PARIS — Ahead of L’Oréal and Nestlé’s general assembly meetings in the next two weeks, the Swiss food giant and Bettencourt family jointly published a rare press statement Thursday saying their agreement regarding the French beauty giant remains unchanged.
According to a shareholder pact signed in February 2004, Nestlé and the Bettencourt family are free to sell their stakes in L’Oréal as of April 29. Their shares stand at 29.6 percent and 30.8 percent, respectively. Also as part of the agreement, Nestlé cannot take a majority stake in L’Oréal unless Liliane Bettencourt, the daughter of L’Oréal’s founder Eugene Schueller, gives her permission or passes away, and, in that case, not until six months following her death. Other clauses continue to be effective until the due date mentioned in the 2004 agreement.
“There is a common understanding between Nestlé and the Bettencourt family that they both will act in common interest vis-à-vis L’Oréal,” said a Nestlé spokeswoman.
It is not widely believed there will be any change in L’Oréal ownership in the near term. In mid-February, Nestlé chief executive officer Paul Bulcke said the company would not alter its stake in L’Oréal in April.
“We are not in a hurry to do anything,” added Jim Singh, Nestlé’s chief financial officer, at the time.
If Nestlé’s holding in L’Oréal is raised to more than one-third, it would be obliged to launch a takeover bid, according to French law.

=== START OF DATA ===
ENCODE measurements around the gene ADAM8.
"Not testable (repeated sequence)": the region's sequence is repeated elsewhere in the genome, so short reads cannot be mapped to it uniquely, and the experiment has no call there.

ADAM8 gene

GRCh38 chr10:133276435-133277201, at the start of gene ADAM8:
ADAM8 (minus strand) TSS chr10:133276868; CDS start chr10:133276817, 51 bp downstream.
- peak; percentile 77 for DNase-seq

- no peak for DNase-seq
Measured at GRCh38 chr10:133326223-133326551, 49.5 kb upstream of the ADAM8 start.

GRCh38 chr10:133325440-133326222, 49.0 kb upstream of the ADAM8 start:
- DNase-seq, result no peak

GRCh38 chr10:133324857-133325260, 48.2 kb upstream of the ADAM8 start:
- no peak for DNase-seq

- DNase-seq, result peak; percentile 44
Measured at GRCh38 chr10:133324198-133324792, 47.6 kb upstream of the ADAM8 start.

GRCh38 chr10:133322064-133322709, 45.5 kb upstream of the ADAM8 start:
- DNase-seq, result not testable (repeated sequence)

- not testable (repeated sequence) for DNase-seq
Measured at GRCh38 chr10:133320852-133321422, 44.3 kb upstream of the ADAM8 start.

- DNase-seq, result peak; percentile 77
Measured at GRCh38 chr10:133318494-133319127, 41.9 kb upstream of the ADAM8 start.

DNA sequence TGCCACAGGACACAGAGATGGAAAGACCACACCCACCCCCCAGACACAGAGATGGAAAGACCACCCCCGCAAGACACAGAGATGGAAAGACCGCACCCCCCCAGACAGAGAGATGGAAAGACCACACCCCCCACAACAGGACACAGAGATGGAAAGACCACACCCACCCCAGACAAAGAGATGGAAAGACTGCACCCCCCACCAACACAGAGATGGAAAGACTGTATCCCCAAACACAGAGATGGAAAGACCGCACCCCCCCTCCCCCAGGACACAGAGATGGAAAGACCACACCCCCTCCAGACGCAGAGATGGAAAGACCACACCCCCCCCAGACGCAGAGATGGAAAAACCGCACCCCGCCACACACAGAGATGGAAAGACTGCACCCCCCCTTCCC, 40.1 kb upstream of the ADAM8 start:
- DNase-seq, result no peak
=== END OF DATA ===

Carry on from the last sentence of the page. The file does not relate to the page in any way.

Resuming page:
Speculation remains rife over what Nestlé will ultimately do with its stake in L’Oréal. Adding fuel to the fire is the family feud between Bettencourt and her daughter, Françoise Bettencourt Meyers, who is due to inherit her mother’s share in L’Oréal once she dies. Both sit on the firm’s board.
L’Oréal and Nestlé already operate two joint ventures: Galderma, the dermatology brand, and Innéov, for nutritional supplements.
In other L’Oréal news, L’Oréal’s case against Internet auction site eBay in France, which centers on the sale of counterfeit beauty products, was not concluded Wednesday, as expected. Instead, Paris’ Third Civil Court should hand down the decision on April 29.
It is the second time the decision has been postponed. Originally, it was set for April 8. On both occasions, court spokeswomen said a judgment can be delayed for numerous reasons, including the courts being overwhelmed with cases.
In 2007, the French beauty giant started legal proceedings against eBay in a number of European countries. Then, one year later, a Belgian court ruled in favor of eBay. In early March, proceedings began in London’s High Court of Justice.
Meanwhile, L’Oréal USA has agreed to acquire Idaho Barber & Beauty Supply, a leading salon distributor in Idaho that also has operations in Montana, Washington and other neighboring states, for an undisclosed sum.
The 72-year-old firm, which has more than 80 employees and serves more than 5,000 salons, is a family-run business managed and owned by Dick Copsey. The operations of IB&B will become part of Maly’s West, a division of SalonCentric, the professional products distribution operation of L’Oréal USA.
The IB&B acquisition, which is expected to close in about 60 days, follows L’Oréal USA’s acquisitions of Beauty Alliance, Inc. and Maly’s West in 2007 and Columbia Beauty Supply in 2008.